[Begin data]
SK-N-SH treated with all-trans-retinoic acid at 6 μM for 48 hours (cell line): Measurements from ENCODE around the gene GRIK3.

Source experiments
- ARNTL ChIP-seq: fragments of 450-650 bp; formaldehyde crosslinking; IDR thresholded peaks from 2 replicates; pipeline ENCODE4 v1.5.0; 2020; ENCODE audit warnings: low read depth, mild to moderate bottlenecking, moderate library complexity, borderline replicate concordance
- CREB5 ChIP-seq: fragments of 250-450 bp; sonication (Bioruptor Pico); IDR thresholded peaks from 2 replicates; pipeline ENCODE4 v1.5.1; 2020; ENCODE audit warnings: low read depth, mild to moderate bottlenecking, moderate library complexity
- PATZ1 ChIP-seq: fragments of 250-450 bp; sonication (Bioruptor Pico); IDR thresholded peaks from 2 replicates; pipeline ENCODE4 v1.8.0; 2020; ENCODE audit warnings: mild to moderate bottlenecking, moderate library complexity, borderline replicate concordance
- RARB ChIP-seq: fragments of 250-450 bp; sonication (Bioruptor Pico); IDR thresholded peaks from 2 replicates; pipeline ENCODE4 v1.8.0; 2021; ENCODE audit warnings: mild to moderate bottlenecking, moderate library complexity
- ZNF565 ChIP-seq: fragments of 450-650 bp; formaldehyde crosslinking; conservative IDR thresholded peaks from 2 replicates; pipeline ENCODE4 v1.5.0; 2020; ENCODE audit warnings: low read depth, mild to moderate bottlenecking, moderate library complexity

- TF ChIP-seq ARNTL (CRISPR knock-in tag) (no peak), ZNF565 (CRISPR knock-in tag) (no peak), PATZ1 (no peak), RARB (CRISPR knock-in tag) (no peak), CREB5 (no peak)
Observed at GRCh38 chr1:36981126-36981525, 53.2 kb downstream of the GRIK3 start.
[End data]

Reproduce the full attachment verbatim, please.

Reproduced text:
SK-N-SH treated with all-trans-retinoic acid at 6 μM for 48 hours (cell line): Measurements from ENCODE around the gene GRIK3.

Source experiments
- ARNTL ChIP-seq: fragments of 450-650 bp; formaldehyde crosslinking; IDR thresholded peaks from 2 replicates; pipeline ENCODE4 v1.5.0; 2020; ENCODE audit warnings: low read depth, mild to moderate bottlenecking, moderate library complexity, borderline replicate concordance
- CREB5 ChIP-seq: fragments of 250-450 bp; sonication (Bioruptor Pico); IDR thresholded peaks from 2 replicates; pipeline ENCODE4 v1.5.1; 2020; ENCODE audit warnings: low read depth, mild to moderate bottlenecking, moderate library complexity
- PATZ1 ChIP-seq: fragments of 250-450 bp; sonication (Bioruptor Pico); IDR thresholded peaks from 2 replicates; pipeline ENCODE4 v1.8.0; 2020; ENCODE audit warnings: mild to moderate bottlenecking, moderate library complexity, borderline replicate concordance
- RARB ChIP-seq: fragments of 250-450 bp; sonication (Bioruptor Pico); IDR thresholded peaks from 2 replicates; pipeline ENCODE4 v1.8.0; 2021; ENCODE audit warnings: mild to moderate bottlenecking, moderate library complexity
- ZNF565 ChIP-seq: fragments of 450-650 bp; formaldehyde crosslinking; conservative IDR thresholded peaks from 2 replicates; pipeline ENCODE4 v1.5.0; 2020; ENCODE audit warnings: low read depth, mild to moderate bottlenecking, moderate library complexity

- TF ChIP-seq ARNTL (CRISPR knock-in tag) (no peak), ZNF565 (CRISPR knock-in tag) (no peak), PATZ1 (no peak), RARB (CRISPR knock-in tag) (no peak), CREB5 (no peak)
Observed at GRCh38 chr1:36981126-36981525, 53.2 kb downstream of the GRIK3 start.